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Stacks of scenery: a coastal walk in Northmavine

by Alastair Hamilton -

Every part of Shetland has much to offer, but there are a few places that any local will always want visitors to see. Our lists vary, but mine would include, from north to south, Unst (apart from having the most northerly example of everything, beautiful and with a very visible Viking past); Eshaness (those cliffs, and the walks above them); Weisdale and the westside (wonderful views, intriguing archaeology and mini-forests); and the south mainland, with the spectacles of St Ninian’s Isle, Sumburgh Head and lots more archaeology, some of it among the most impressive in the UK.

However, there’s so much more, and it’s all too easy to overlook many more delights on our doorstep.

I mentioned Eshaness, and, sure enough, hundreds of people go there to enjoy those cliffs, shown above.

But the district of which it’s part, Northmavine, has so many other places that demand a visit. There’s the walk to Fethaland, where a long-abandoned fishing station calls to mind the hard life of previous generations of fishermen. There are more cliffs around Uyea; Shetland’s highest landmass, the 450m (1,476 feet) Ronas Hill; and lots of secluded inlets down the west coast of the district.

You could easily spend two or three days exploring all this - and this is just one small corner of Shetland.

I did one walk in the area recently, which, if social media postings are any guide, has recently become another must-do. It offers coastal scenery that’s rather different from Eshaness, but just as spectacular.

It’s easily done as a 3-hour circular route, as recommended in Peter Guy’s Northmavine volume, part of his indispensable series on walking the coastline of Shetland; but shorter sections can be tackled, too.

The full circular walk can be started either at Braewick Loch, as Peter recommends, or at any point on the road where you can safely park a car or bikes. It takes in several headlands and reveals a spectacular cliff-backed beach.

However, it’s not just the foreground of cliffs and stacks that makes this outing so special. There’s a more distant panorama that takes in the whole of St Magnus Bay, with views across to the Ness of Hillswick and, to the west, Papa Stour and Foula.

One thing that I’d want to stress, though: it goes without saying that cliffs are dangerous places; but they’re especially so if the grass above them is wet and slippery. In those conditions, there are parts of this walk (especially just west of the headland known as the Neap, above the beach) where steep slopes mean that you should keep much farther away from the edge than you otherwise might. Beware, too, of rabbit holes – there are quite a few!

Incidentally, people do manage to scramble down a gully to that beach, but I can’t recommend it; it’s challenging and risky, and definitely not to be contemplated if you’re on your own, or aren’t fully fit.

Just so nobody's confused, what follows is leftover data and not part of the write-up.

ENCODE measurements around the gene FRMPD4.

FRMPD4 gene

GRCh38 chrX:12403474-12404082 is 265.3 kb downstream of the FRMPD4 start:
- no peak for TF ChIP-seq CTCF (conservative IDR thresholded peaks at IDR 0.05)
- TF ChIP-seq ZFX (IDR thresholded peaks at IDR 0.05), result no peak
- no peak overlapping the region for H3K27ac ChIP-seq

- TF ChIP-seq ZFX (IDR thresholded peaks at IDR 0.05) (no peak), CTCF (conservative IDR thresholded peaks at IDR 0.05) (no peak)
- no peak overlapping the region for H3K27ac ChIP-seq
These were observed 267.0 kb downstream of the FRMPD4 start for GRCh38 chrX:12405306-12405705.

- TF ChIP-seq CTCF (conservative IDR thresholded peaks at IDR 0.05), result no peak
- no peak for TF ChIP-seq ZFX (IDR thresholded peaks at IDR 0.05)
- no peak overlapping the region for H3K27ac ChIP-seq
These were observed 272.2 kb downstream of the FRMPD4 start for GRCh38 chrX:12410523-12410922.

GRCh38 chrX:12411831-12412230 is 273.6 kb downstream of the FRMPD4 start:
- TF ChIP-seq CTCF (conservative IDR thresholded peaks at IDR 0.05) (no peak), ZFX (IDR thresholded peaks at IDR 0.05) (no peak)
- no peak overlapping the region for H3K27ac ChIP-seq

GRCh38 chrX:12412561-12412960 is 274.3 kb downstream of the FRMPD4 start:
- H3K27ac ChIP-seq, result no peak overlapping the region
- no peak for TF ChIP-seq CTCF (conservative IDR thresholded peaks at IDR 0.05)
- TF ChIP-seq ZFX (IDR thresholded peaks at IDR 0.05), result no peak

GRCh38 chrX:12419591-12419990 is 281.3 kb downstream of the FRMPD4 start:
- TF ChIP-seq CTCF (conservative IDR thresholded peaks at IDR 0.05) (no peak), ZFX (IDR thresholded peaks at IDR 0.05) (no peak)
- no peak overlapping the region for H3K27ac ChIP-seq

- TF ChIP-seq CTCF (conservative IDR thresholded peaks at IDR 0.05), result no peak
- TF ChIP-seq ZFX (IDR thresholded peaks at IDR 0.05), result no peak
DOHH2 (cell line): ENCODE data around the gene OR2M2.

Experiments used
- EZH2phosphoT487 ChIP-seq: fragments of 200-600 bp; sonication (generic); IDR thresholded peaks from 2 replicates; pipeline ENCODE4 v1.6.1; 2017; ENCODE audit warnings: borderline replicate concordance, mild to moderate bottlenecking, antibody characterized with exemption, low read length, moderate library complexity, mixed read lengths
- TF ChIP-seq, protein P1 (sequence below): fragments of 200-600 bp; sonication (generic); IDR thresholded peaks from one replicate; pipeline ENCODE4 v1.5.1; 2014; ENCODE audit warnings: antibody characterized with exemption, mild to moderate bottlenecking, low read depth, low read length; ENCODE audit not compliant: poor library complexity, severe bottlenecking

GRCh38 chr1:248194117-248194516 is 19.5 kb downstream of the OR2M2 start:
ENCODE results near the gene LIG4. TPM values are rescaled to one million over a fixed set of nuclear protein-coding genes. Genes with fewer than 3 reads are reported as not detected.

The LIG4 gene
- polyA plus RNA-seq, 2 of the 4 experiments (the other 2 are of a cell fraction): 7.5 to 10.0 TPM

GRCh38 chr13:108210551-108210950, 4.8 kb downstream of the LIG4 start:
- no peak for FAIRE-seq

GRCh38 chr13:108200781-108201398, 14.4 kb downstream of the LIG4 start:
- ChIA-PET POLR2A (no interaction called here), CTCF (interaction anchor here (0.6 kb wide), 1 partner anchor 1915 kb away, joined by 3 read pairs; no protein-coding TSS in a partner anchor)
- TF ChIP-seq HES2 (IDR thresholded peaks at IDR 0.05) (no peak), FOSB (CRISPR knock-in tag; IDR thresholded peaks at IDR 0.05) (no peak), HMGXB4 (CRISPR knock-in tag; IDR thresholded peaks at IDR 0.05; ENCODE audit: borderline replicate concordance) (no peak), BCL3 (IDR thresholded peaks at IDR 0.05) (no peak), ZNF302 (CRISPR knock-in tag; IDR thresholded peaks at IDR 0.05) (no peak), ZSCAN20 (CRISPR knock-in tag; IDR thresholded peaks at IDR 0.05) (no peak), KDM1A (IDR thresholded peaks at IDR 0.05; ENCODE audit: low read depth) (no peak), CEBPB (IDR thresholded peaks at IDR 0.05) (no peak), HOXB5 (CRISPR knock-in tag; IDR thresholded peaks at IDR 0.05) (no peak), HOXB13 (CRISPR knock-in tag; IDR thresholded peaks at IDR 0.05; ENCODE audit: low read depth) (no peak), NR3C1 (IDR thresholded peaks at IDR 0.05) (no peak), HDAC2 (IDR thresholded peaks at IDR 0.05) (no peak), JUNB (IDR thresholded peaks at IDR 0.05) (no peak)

The photographs speak for themselves, but what is it about this area that has created all these wonderful landscapes and seascapes?

The answer lies in its geological history and also, of course, in the constant exposure to the worst that the North Atlantic can throw at this corner of the islands. At some points around Northmavine’s coast, improbably large rocks have been thrown up onto clifftops or much farther inland than you'd expect, for example at Stenness (below), just a little way to the west

The rocks across the entire area are the product of volcanic action; however, there’s a theory that an even more violent event may have occurred. It’s possible that St Magnus Bay could have been formed by the impact of a large meteorite, possibly 500m in diameter, creating a crater 11km across and perhaps 1,000m deep. If that’s what happened, St Magnus Bay would be one of the larger such features on Earth; and the impact would very likely have triggered volcanic activity on a large scale.

St Magnus Bay would be one of the larger such features on Earth

Partly because of that history, but also because the rest of Shetland’s geology is remarkably complex, geologists have devoted a lot of time and effort to understanding it. You can find out more on our dedicated geology page.

I’ve already mentioned some of the natural highlights of Northmavine, but the district's human history is fascinating, too. Although it won’t now re-open until 2021, the community-run Tangwick Haa Museum offers many insights and of course – as everywhere in Shetland – it’s not hard to track down evidence of ancient peoples.

There’s also the intriguing story of the Gunnister Man, discovered in 1951 in a peat bog, with remarkably well preserved clothing. You can find out more in this downloadable leaflet prepared by the Shetland Museum and Archives.

If your wanderings leave you hungry and thirsty, you can put that right very easily. The Braewick Café serves delicious snacks and meals, with a terrific view across St Magnus Bay to the stacks known as the Drongs. There’s an adjacent, well-equipped campsite (above) that includes timber ‘wigwams’.

In Hillswick, the timber-built St Magnus Bay Hotel is a Listed Building with an interesting history, and they, too, will satisfy any appetite with lovely food in portions of legendary generosity. Hillswick also has a community-owned shop where you can stock up on everything you need for a picnic.

Last but not least, if you really want to immerse yourself in this rewarding district, you can of course stay at the hotel or the campsite, or in any of the B&Bs or self-catering options in the area. There’s a list of these and lots of other information for visitors on the very useful Northmavine Community Development Company website.

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